Ezra Eastwood, eight, shows off what his dream house looks like so far. He said he hopes the program comes back next year. (Colin Chisholm)
Ethan Eastwood, who is 10 worked on miniature furniture for the inside.
“It has lots of stuff that I want, like the upstairs I want it to be open concept and then recreation downstairs,” Eastwood said. “That’s the way I would like my house to be when I grow up.”
“I’m putting some stuff on the walls and floor to make it look cool,” he said. “I came up with the ideas with my own mind. It’s really fun; I hope I can do this next year. I like building and designing. It’s fun to build what you want.”
It’s something we all fantasize about, our dream home. How many rooms, the design, where it’s located. But does your ideal home say something about you and your culture?
That’s something Matthew Ritchie, youth public programs coordinator at the Canadian Museum of Immigration at Pier 21 is hoping to find out while a group of children design and build models of their ideal abodes.
“This is called ‘build it,’ and it’s connected with our current temporary exhibit, Migrating Landscapes,” Ritchie said while children put their models together.
The Migrating Landscapes exhibit, which we’ve covered in a previous article, explores the theme of immigration through architecture and design.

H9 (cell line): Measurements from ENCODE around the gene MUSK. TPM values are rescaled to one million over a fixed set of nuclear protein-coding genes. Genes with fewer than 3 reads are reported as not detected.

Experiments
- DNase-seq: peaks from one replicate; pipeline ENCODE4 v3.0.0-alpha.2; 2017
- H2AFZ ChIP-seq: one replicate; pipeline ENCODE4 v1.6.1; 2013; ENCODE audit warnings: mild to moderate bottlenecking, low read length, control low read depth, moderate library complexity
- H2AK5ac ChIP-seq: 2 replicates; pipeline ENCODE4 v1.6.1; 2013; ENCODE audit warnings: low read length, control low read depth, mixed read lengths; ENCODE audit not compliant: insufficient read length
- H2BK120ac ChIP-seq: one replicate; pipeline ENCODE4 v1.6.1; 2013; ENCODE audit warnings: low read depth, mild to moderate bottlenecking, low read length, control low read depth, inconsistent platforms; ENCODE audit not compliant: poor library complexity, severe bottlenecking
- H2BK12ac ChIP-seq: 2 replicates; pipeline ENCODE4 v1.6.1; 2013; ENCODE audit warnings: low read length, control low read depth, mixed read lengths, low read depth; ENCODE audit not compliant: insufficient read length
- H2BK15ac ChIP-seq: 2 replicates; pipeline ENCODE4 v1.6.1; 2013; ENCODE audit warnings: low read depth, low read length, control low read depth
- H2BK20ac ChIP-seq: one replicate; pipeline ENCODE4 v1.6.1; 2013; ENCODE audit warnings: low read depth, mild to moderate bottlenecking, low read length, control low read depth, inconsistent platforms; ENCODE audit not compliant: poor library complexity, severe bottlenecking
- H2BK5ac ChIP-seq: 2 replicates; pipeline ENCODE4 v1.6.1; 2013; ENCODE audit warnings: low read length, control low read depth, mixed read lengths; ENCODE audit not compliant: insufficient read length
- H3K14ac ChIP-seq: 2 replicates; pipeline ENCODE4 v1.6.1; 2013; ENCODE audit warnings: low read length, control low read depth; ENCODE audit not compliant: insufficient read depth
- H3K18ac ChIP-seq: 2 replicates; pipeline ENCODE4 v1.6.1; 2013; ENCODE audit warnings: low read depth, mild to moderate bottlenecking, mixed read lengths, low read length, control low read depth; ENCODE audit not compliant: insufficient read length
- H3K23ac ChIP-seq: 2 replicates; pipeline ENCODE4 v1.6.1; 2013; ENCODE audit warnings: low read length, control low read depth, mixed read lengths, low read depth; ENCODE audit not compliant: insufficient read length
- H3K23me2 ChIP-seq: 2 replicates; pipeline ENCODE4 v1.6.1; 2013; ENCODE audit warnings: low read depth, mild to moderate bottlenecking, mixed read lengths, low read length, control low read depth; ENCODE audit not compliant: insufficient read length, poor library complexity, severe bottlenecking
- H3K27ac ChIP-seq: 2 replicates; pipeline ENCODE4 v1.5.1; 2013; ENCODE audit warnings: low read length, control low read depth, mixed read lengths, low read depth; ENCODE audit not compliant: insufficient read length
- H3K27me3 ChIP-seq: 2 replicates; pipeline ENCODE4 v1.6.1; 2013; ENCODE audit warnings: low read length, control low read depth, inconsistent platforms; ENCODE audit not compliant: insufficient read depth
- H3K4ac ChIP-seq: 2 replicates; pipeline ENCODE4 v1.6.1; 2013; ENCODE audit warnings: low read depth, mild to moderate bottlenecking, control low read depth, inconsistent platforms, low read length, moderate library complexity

Build it, which took place on August 21, explores that theme in a tangible way, by getting the participants to build their own structure.
“Now they’re able to try to build essentially their dream house, with some of the themes from the exhibit running through their mind,” he said. “They’ve heard from the architects downstairs and now they are giving a try themselves.”
The children draw models of their homes on paper and then, just like architects, build small models of what it could look like.
The day will also included a visit to the Migrating Landscapes exhibition and a presentation from guest speaker Vincent Van Den Brink, Architect and Partner at Breakhouse in Halifax.
“We have 30 youth participating from all across the HRM, it’s an opportunity for them to meet other young people that are from other communities,” he said.
“I’m hoping that after today, these youth will see their own community in a new light,” he said. “When they look at the Hydrostone market for instance, they’ll look at the architecture and understand where it came from. I do see from the questions they’re asking today, that they’re already beginning to process that information.”
The models are constructed with cardstock, scrapbooking material, model trees and miniature people often found in architectural renderings.
Josh Priest, nine, said it was fun to design his own home.
“It’s just a giant house pretty much,” Priest said. “It’s not made out of brick, it’s supposed to look like it was made out of wood. It doesn’t waste as much, building it with wood instead of things like brick.”
Priest pasted images of woodpiles on the exterior, giving it a log cabin look. Priest works with other children at his table, where they discuss their designs.
“I like everything about it,” he said. “We were talking about whether I should add a second floor or cut through the middle, so we’ll see.”
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Herald Community Writer